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Riverdale Dunthorpe Patrol
P.O. Box 532 Lake Oswego, OR 97034
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Security Tip: Sliding Door Security

Riverdale Dunthorpe Patrol

Sliding Door Security

When installed, sliding glass doors let a lot of light in to our homes and allow for a better view of our property. Unfortunately, sliding doors are also the greatest weakness to the security of our homes. To secure sliding doors, we need to address a few different things: a weak standard lock, the ability to remove the door from the rails and in the case of glass doors, the inherent weakness of the glass. The standard lock installed with glass doors is usually a thin metal hook that can be easily broken if the appropriate force is applied. There are several replacement locks available for purchase, but I don’t think replacing the standard lock will solve any of the other weaknesses, so let’s keep looking.

A common additional protection used to secure a sliding door is any variation of a bar to prevent the doors ability to slide open. Bars work as long as they stay in place, but are easily defeated by reversing the installation process. Sliding doors are installed by inserting the top of the door in to the top rail and lifting the door, then putting the bottom of the door over the bottom rail and setting it down. To remove the door, you just need to lift the door out of the bottom rail of the frame and pushing it in to the house. Now the bar used to keep the door from sliding on the rail is useless. Another downside to the use of a bar is that they are not visually appealing.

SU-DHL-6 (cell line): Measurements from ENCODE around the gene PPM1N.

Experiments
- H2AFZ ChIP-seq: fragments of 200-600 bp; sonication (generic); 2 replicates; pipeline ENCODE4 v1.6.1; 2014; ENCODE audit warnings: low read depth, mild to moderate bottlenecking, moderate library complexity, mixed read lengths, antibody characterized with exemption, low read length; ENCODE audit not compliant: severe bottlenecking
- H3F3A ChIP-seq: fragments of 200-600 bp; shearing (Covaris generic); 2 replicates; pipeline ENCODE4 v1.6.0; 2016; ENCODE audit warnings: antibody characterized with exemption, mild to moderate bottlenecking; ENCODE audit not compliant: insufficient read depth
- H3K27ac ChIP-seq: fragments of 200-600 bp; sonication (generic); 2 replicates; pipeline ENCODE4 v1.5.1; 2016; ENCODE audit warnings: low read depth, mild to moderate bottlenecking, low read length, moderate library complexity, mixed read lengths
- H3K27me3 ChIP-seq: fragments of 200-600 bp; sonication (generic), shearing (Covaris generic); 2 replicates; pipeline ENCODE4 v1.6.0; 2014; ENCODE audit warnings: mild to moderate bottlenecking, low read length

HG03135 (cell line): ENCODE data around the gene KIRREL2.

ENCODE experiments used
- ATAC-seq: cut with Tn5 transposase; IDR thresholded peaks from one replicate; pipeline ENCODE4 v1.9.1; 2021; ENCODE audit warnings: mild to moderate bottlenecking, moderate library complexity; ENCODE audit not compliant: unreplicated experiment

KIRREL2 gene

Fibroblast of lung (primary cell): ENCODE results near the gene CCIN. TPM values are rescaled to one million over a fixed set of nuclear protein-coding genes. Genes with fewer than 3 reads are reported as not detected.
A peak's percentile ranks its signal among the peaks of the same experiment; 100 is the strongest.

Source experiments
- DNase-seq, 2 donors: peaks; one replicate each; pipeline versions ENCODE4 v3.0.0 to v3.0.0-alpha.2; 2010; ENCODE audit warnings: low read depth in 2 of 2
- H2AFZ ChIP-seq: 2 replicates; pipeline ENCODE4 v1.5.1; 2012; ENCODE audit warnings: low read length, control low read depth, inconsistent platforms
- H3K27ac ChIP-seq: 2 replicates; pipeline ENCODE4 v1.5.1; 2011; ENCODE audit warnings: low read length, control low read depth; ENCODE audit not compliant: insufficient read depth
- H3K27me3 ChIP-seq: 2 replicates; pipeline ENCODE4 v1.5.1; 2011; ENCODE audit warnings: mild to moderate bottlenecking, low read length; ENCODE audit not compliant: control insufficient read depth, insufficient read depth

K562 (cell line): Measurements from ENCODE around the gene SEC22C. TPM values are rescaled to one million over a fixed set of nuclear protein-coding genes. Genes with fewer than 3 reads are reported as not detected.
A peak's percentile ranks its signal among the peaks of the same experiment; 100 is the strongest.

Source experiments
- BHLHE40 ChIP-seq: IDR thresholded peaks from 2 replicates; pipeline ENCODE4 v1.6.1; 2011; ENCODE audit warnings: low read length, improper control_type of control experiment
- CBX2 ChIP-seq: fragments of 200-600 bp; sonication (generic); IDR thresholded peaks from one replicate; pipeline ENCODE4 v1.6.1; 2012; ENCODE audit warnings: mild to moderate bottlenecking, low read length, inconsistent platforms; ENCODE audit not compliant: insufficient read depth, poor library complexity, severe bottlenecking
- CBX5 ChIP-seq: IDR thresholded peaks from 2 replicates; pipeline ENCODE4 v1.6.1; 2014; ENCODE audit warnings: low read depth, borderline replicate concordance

To have a secure sliding door, we need to keep the door from sliding open and keep it from being lifted out of the track. Two ways to keep the door from being lifted include opening the door and inserting some screws in to the top of the frame, leaving enough space for the door to slide under the heads, but preventing the door from being lifted high enough to come out of the track. There are also “jimmy plates” that can be installed in the space above the closed door that will provide the same function. You can ask your door installer or search the internet for “auxiliary sliding door locks” and find several companies that sell stronger locks that attach at the top or bottom of the frame and prevent the door from sliding open. These locks are smaller and less obtrusive than a bar. There is also a product that prevents both sliding and the lifting of the door called “Slide Safe” at http://www.slidesafe.com.

Of course the large panels of glass in a glass door can be broken rendering any locks useless. Fortunately there are products that help solve that problem and have some great additional benefits. There are likely other manufacturers, but I know 3M makes a laminate that can be applied to windows. This laminate is used in areas of the country prone to hurricanes and other large storms to protect the windows from the strain of air pressure differences and flying debris, but will also protect your home from a burglar attempting to gain access by breaking the glass. Some variations of the laminate also protect interior contents from the sun’s UV rays that can cause color fading of furniture and carpeting.

I have included some links at the bottom of this page that will take you to some web sites with some reference information about sliding door security.
 

Photo by Jeremy Levine Design